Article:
I am teaching a new pilot how to fly in a C-150. I find it amazing I learned to fly in the same model plane, only when I learned they were brand new. 40 yrs have elapsed and nothing has been built in quantity to replace it. That's a problem. If you can get people to the airport, there won't be anything for them to fly.
     
  7. Apr 10, 2016 #7

    Twodeaddogs

    Twodeaddogs

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    certification of new designs is incredibly expensive, especially here in Yoorp. EASA has crippled aviation here bigtime. Making the slightest change to an aircraft costs a lot of money.....as for replacing C150s, look at Tecnams. Very common here and well regarded. Rotax 912 made a lot of difference to flight training.
     
  8. Apr 10, 2016 #8

    BBerson

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    Product liability laws are regulations. The cost of product liability regulations are apparently ICON's biggest expense. I remember back in the 90’s Cessna said liability added $70,000 to the price of a Cessna 152.
    That's why they prefer to sell Citation jets. An extra $70k or whatever tacked on a jet hardly matters.
    But could be doubling the cost per unit at ICON. (Who knows?)

    That's why the vast majority of personal 2-4 seaters are now Kitplanes which transfers the liability largely to buyers/builders.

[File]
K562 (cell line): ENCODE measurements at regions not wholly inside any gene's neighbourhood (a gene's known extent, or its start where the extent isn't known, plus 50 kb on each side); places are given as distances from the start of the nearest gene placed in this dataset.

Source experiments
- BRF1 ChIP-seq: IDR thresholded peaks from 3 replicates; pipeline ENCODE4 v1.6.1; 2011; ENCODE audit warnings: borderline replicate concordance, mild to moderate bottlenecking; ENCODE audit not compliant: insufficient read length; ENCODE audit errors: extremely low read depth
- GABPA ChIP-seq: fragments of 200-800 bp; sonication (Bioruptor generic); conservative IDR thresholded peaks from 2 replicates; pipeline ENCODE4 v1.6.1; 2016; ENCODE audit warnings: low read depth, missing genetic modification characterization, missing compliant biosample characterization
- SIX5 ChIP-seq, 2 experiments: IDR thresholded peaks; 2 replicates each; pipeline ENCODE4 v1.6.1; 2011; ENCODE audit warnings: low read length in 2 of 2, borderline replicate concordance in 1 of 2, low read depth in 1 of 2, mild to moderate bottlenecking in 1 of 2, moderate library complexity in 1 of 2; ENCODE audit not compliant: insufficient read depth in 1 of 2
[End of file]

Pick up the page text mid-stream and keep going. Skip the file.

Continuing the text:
9. Apr 10, 2016 #9

    pwood66889

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    Wayne's post had a lot of good ideas and was upbeat. More is needed instead of...
    Accentuating the positive just has to happen or we flyers are all religated to the past.
    I wish to do the flight club bit myself; just have to get my own plane ambulitory enough to do so.
    Percy in SE Bama
     
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  10. Apr 11, 2016 #10

    PW_Plack

    PW_Plack

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    Something has to derail the inertia that keeps GA so expensive. Many FAA regs and local laws governing airports appear to be designed to continue to prop up the GA we knew in the 1950s and 60s.

    There is a Rans dealer near me on his own private airport, and some very innovative things are happening there.
     
  11. Apr 11, 2016 #11

    Turd Ferguson

    Turd Ferguson

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    Do we know for sure how much ICON is paying per unit for liability?

    Bill, the last 152 built sold in 1985 for $48,300* new. So if Cessna was out of pocket $25k building the plane they should have been selling for $95k after the liability premium was added or Cessna was eating a lot of cash.

    There was quite a price hike between the first and last 152 as the first one sold in 1978 for ~$23,000* but of course there were 3 straight years of double digit inflation during that time period. I recall all the blame being put on liability but also noticed the liability blame coincided with greatly reduced sales and production. Maule continued to build planes when Cessna stopped production of the single engine line so liability apparently didn't affect them.